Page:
What is a virtual desktop?

Virtual Desktop technology has been around for a while, but has largely evaded the reach of small businesses due to the bandwidth requirements… until now. Large internet connections have become affordable and more readily available due to increased competition, which has brought Virtual Desktop mainstream. But what is the elusive Virtual Desktop everyone talks about? In layman’s terms, the desktop a user experiences on their laptop or workstation is hosted centrally on a server, including all of the applications, data and personal settings. The workstation or laptop effectively becomes a thin client, serving no other purpose than to provide access to the Virtual Desktop.

The benefits include:

* centralised management, which means most problems can be resolved from the server
* the processing moves from the workstation or laptop to the Virtual Desktop negating the need to upgrade local hardware to meet the latest OS and minimum hardware requirements
* access to the Virtual Desktop can be restricted to a device and/ or location and no data is stored locally
* the Virtual Desktop can be accessed from anywhere and on any device including mobile phones and tablets allowing for flexible working and remote access

Virtual Desktop providers offer the service on a cost per user per month basis, whereby typically the user count can be increased instantly and decreased with 30 days’ notice. The flexibility of Virtual Desktop is very appealing, particularly to small businesses, because you only pay for what you use. The costs are based on the number of users (and the associated economies of scale) and the software and storage requirements.

What happens to existing software and hardware when you migrate to Virtual Desktop?

You use your existing workstations and laptops to access the Virtual Desktop, however you no longer require any other software apart from the operating system, as all of your software is provisioned and licensed by your Virtual Desktop provider. The computers can therefore be stripped right back to the operating system to give them a new lease of life and you won’t need to upgrade them for a while because all of the work is done within the Virtual Desktop. Local servers can be decommissioned, or redeployed in other roles.

What are the considerations for Virtual Desktop migration?

As the Virtual Desktop is hosted externally, it requires an adequate and reliable internet connection to provide the optimum user experience. Businesses will also have to invest in a secondary or failover internet connection for resilience. On the whole, processer intensive applications e.g. media and design related applications like Photoshop and AutoCAD can’t virtualised, in which case businesses might need to consider a hybrid approach. Finding a provider that suits your specific business needs can be tricky and therefore it is important to conduct ample due diligence to select a resilient and reliable solution.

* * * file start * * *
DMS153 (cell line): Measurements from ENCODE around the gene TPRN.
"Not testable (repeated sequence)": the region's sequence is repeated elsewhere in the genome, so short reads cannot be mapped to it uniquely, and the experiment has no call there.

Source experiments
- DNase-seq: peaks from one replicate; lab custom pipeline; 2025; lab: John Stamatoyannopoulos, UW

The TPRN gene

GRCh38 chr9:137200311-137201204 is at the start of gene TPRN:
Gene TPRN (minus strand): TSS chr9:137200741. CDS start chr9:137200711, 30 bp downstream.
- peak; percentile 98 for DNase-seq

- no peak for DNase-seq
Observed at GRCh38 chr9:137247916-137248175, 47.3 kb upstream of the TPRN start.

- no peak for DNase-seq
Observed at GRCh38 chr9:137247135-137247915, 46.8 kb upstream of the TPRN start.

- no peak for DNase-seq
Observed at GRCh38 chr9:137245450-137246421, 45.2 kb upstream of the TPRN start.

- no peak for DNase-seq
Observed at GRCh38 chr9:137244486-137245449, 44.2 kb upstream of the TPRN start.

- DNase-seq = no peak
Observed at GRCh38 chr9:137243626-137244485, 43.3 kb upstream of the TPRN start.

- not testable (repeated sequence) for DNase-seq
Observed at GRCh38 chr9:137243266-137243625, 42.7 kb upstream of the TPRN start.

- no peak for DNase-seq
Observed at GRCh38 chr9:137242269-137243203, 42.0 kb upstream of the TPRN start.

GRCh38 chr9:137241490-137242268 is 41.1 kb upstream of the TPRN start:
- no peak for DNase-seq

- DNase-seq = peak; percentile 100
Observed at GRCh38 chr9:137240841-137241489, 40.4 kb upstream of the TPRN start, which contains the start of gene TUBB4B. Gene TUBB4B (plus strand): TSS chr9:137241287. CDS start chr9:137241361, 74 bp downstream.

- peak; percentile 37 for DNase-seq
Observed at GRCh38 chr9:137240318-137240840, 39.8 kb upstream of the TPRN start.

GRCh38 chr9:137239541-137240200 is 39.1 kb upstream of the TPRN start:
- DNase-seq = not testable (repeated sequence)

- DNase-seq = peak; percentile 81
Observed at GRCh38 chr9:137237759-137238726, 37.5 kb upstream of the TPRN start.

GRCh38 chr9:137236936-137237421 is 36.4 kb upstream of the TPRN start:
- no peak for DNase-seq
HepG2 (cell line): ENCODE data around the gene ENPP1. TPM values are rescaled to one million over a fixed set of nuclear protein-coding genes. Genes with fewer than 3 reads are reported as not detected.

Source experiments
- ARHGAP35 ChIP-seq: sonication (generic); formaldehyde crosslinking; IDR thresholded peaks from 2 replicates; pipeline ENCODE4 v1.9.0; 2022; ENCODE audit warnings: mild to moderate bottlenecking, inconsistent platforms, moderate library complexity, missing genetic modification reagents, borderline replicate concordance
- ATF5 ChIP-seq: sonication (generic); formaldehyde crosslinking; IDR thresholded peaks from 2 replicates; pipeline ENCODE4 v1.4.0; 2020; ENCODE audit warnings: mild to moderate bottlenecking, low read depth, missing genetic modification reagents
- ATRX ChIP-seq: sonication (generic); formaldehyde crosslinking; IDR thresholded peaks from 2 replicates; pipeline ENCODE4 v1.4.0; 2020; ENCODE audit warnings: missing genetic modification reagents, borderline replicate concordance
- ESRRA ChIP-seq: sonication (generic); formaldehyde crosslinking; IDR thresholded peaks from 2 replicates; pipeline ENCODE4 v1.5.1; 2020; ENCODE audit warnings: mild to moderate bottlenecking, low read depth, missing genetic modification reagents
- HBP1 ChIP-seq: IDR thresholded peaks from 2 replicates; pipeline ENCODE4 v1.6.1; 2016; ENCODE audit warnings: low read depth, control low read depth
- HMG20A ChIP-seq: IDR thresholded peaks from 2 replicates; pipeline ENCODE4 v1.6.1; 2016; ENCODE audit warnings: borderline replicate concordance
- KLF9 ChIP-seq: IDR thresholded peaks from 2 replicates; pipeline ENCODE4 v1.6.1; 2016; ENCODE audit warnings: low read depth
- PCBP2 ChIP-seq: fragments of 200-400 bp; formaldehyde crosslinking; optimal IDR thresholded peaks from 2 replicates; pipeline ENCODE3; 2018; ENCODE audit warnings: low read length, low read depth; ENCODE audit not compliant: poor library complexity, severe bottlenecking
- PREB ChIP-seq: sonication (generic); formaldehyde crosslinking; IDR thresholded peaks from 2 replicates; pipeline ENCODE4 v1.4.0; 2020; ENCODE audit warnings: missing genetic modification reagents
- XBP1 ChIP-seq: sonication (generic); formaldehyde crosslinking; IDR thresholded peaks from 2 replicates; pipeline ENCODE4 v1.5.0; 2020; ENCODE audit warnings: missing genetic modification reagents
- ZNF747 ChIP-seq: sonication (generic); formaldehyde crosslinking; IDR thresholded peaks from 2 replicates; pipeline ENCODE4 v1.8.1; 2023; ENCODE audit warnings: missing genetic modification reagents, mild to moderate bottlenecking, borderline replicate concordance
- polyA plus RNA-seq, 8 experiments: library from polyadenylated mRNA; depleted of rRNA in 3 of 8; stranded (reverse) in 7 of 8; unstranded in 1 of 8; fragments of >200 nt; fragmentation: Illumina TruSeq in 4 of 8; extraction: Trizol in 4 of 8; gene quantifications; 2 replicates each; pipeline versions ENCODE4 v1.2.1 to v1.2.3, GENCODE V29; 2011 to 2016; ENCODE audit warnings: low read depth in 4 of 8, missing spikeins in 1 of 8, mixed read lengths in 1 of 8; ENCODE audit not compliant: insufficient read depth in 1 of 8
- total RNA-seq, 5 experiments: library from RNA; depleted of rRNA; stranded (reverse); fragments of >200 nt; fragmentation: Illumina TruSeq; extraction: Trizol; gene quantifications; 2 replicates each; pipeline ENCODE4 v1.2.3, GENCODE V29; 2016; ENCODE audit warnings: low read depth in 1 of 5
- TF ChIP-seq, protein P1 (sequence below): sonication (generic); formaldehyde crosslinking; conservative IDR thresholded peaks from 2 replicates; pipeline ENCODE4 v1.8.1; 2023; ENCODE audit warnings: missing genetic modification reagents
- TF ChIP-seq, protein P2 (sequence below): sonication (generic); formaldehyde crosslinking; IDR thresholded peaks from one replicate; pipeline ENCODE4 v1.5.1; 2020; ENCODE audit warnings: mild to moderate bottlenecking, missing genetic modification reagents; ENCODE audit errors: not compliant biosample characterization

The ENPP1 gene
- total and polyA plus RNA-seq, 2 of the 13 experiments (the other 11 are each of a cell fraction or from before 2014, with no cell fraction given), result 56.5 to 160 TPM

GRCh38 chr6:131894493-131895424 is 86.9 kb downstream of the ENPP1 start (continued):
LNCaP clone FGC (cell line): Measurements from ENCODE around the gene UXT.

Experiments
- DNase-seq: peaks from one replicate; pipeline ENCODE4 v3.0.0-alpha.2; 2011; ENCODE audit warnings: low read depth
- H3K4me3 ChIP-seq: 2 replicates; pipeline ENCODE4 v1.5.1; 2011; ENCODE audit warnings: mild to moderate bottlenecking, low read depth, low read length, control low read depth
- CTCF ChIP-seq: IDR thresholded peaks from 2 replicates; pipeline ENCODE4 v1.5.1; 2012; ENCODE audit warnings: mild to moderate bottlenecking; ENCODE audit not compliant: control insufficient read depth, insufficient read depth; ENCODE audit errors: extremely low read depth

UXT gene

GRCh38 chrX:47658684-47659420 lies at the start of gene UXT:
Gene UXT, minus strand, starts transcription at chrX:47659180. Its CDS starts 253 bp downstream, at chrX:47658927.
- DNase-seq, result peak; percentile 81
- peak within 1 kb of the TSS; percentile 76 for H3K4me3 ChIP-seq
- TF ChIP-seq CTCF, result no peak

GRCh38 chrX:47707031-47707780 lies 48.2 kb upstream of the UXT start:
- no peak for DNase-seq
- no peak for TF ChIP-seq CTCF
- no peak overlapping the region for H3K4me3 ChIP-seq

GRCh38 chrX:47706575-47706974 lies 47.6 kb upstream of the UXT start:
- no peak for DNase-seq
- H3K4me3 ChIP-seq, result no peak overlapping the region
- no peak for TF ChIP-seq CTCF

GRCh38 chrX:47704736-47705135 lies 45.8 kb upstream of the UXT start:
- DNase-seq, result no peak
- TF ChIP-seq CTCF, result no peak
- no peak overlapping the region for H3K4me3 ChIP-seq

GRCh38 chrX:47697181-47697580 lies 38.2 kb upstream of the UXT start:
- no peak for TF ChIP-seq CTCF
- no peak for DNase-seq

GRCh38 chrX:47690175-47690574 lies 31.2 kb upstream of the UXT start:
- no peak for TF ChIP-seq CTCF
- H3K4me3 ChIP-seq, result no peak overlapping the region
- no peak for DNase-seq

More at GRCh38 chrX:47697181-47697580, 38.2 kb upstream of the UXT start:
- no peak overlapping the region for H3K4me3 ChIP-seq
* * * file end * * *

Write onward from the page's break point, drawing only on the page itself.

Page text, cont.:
Among the key considerations are:

* uptime (and downtime)
* security
* resilience and disaster recovery
* connectivity
* infrastructure and compatibility
* scalability
* support

A good provider will deliver a secure and seamless user experience, allowing your employees to work uninhibited and leave you safe in the knowledge that your data is secure.

What about my data?

All of your data including e-mails, files and databases remains your property at all times. The Virtual Desktop provider should not withhold physical access to the data (assuming there are no outstanding payments). This is typically done by copying data to an encrypted USB hard drive in the data centre. Even though your data is backed up in the cloud, it is good practice to implement a supplementary backup strategy to back up your data to another location.

Is it easy to change providers?

Switching providers is a relatively seamless process, almost like changing current accounts. Your environment is configured and tested at another provider, your data is transferred and your users log into the new platform and continue to work as normal.

What are the risks?

You need to ensure your local infrastructure can provide reliable access to the Virtual Desktop. Network and connectivity problems will impede your ability to work and the downtime will cause immense frustration for your employees. A resilient internet connection is imperative.

You need to ensure you partner with a reputable and reliable partner, capable of delivering a Virtual Desktop service that is right for your business. Apart from ensuring the obvious namely; that it works, they need to be attentive and responsive, because it is easy to drown in the bureaucratic red tape of change request and SLAs, which will make you rue the day you migrated to the cloud.

Author's Bio: 

I am Erika Chitty. I work for M2Computing in Operations & Sales support. M2 Computing is the Best Virtual Desktop provider in South East, United Kingdom.
For further information please visit http://www.m2computing.co.uk/